This is an R Markdown document…

data_frame(X = rnorm(1000)) %>%
  ggplot(aes(X)) +

And this is some c# code…

Console.WriteLine("Hello World!");
## Hello World!

🤩 …that the document just executed! 🤩

And here’s some more c# code that talks across different Rmd code blocks…

var greatDay = "What a great day!";
greatDay = greatDay + " I hope yours is good too! ❤️🧡💚💙💜";
## What a great day! I hope yours is good too! ❤️🧡💚💙💜

You can define functions…

public static void DoIt() 
  Console.WriteLine("It's Done!");

And call them later…

## It's Done!

You want classes?

public class MathClass 
  public int WhatsTwoPlusTwo() 
    return 4; //Pretty sure that's right

You got classes.

var m = new MathClass();
## 4

How’d You Do It?

Some duct tape. A lot less than I thought when I started. R Markdown runs on knitr, and knitr exposes some ducts you can tape (they’re called engines) so the code in code blocks can be passed to different compilers and interpreters.

An engine is a function that takes options, runs the code in options$code through whatever program you want, and then (most simply) calls a wrapper function for output from code blocks called knitr::engine_output that puts the results in the document.

Here’s the code from the setup chunk of this post. First we load up the libraries we’re going to need.

knitr::opts_chunk$set(echo = TRUE, cache=FALSE, warning = FALSE, message = FALSE)

uuid gives us uuids. subprocess is a package that allows you to run and control subprocesses from R. It gives you a handle for a process that lets you write to its stdin and read its stdout/stderr. What process are we going to run?

dn = "/usr/local/share/dotnet-script/dotnet-script"

handle = spawn_process(dn)

dotnet-script lets you run c# scripts from the command line. This whole deal wouldn’t be possible without it. What are we going to do with it? We run it here at the top level (outside of the engine function) so that we have a interpreter session that lives for the whole rendering process. This lets later chunks use variables/functions/etc declared in earlier chunks.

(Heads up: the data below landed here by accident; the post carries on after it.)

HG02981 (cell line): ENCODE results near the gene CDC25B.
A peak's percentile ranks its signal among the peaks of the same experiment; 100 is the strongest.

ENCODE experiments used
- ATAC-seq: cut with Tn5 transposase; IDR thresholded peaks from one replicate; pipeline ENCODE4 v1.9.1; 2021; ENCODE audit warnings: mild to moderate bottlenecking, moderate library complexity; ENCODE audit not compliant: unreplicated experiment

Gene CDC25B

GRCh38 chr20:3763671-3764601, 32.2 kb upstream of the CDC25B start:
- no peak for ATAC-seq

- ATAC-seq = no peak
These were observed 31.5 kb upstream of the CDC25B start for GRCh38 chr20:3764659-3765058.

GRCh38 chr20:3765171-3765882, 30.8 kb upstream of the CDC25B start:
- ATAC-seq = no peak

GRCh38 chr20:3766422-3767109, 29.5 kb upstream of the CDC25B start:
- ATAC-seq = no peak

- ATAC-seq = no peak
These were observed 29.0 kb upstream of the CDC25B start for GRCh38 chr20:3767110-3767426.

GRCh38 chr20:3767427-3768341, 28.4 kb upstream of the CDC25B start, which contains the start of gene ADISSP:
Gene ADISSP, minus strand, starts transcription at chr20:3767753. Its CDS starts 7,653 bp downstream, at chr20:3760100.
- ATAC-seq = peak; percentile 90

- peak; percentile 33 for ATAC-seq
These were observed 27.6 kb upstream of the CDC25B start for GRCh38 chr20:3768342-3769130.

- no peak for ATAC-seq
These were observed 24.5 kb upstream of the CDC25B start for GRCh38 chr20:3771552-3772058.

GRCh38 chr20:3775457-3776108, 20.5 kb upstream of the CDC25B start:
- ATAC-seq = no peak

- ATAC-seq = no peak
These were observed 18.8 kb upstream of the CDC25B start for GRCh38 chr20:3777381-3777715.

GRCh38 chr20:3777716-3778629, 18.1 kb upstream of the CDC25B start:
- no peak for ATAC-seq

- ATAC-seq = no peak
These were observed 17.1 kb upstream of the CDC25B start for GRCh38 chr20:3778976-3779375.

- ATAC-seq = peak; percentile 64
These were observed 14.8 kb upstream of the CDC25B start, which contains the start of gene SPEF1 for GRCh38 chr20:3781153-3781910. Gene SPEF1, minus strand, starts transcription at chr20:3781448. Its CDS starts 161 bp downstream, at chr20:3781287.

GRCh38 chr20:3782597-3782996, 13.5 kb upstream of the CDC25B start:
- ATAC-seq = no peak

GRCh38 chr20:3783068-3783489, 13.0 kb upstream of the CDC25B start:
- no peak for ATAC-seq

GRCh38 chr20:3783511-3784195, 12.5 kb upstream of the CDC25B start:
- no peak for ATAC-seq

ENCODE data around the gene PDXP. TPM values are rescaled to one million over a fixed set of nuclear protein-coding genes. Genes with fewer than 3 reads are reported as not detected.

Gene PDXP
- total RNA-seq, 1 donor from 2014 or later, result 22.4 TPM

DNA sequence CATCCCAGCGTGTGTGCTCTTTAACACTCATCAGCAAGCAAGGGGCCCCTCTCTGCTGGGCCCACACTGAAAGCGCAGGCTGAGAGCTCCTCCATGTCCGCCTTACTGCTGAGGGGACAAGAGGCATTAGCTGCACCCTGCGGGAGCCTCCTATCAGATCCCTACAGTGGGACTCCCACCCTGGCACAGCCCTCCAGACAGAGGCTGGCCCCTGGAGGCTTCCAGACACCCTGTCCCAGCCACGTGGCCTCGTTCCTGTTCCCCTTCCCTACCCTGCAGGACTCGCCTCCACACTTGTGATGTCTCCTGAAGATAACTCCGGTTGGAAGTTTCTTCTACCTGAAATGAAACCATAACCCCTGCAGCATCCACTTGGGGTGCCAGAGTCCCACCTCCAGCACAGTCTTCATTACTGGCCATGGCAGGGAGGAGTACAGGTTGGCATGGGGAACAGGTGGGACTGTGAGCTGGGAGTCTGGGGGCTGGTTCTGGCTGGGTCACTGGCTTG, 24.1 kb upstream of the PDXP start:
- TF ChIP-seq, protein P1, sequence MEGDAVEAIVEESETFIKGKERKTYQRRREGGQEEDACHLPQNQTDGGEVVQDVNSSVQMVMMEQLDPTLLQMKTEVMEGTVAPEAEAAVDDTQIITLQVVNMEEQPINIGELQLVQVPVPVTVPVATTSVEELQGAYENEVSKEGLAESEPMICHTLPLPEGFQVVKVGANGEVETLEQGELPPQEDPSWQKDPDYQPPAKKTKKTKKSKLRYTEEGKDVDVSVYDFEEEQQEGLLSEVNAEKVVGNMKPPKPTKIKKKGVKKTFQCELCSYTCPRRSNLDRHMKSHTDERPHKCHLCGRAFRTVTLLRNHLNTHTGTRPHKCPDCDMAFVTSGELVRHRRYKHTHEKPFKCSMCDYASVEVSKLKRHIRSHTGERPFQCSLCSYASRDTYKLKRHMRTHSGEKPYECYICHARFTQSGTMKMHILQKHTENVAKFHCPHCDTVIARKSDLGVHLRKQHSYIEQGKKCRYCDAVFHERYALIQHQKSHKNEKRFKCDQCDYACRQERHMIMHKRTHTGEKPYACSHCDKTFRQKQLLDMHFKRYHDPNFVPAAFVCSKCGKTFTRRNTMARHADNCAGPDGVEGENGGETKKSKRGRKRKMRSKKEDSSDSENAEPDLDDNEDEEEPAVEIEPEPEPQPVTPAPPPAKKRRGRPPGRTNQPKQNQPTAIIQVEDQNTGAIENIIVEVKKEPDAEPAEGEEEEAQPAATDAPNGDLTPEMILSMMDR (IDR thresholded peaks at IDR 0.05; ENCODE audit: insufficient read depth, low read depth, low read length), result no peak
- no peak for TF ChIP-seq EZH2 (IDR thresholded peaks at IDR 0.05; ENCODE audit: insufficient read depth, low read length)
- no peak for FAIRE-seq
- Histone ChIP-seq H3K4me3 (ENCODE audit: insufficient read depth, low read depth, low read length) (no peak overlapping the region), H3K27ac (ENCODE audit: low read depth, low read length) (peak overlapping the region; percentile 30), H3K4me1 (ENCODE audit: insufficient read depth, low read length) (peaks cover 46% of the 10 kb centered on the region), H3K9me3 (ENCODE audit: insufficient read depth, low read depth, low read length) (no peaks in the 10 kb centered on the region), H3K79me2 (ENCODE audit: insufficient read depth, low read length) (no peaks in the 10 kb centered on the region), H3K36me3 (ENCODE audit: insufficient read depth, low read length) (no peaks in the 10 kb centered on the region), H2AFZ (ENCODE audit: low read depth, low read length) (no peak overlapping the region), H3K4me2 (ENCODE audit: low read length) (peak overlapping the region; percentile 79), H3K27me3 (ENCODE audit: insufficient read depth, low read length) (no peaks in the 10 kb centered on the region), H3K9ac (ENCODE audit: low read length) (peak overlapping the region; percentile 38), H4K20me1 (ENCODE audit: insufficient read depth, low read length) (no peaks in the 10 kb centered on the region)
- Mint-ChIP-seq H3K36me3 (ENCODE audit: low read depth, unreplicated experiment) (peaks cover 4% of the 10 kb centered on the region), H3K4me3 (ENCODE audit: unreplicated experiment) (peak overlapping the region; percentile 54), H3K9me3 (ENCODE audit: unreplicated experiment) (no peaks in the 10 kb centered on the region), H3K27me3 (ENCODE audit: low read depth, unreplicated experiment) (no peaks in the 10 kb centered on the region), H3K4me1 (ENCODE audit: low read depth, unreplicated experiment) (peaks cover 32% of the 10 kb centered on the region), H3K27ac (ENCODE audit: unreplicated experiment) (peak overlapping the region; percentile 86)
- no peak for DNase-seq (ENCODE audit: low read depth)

The Engine

cs_engine = function(options) {
  done_signal = uuid::UUIDgenerate()
  #print(paste("done", done_signal))
  if (length(options$code) == 1) {
    process_write(handle, paste0(options$code, '\nConsole.WriteLine("', done_signal, '");\n'))
  } else {
    process_write(handle, paste0(paste(options$code, collapse = "\n"), '\nConsole.WriteLine("', done_signal, '");\n'))
  out = ""
  while(TRUE) {
    on_the_way_in = process_read(handle, timeout = 1000)$stdout
    out = paste0(out, on_the_way_in)
    if (any(grepl(done_signal, out))) {
      #print("FOUND IT!")
    #print("No Done Signal Yet.")
  knitr::engine_output(options, options$code, str_replace_all(out, done_signal, ""))

knitr::knit_engines$set(cs = cs_engine)

In this code we define the cs_engine function and hook it up to knitr. cs_engine gets called on each code chunk in the Rmd marked with {cs} (instead of {r}) and does the following:

  1. Create a “done!” signal. We have no idea what the code in each chunk is going to do or how long it’s going to take, so we need some kind of signal that dotnet-script can give us so we know it’s finished what we gave it. The done signal is a uuid.
  2. options$code is a vector of strings, we need to package it up into text to pass to dotnet-scripts stdin. After the last line of code from the chunk we add a line to write the “done!” signal.
  3. We call process_write(handle, ...) to write the code to dotnet-script’s stdin.
  4. We’ve written all the code for the chunk, now we’re waiting for a response from dotnet-script. We loop, calling process_read(handle, ...) and pull $stdout to get everything that was printed out. Everytime we get some response we check it for the done signal. If we find the done signal we break out of the loop.
  5. Strips the “done!” signal from the output and calls knitr::engine_output to write the full response to the document.

In addition to this R code I had to make some changes to dotnet-script to allow it to be driven from stdin like this. I’m not sure they’re the best changes (or ones the maintainer would accept), but they can be found here and they do pass all the previously written tests on linux, mac, and windows :).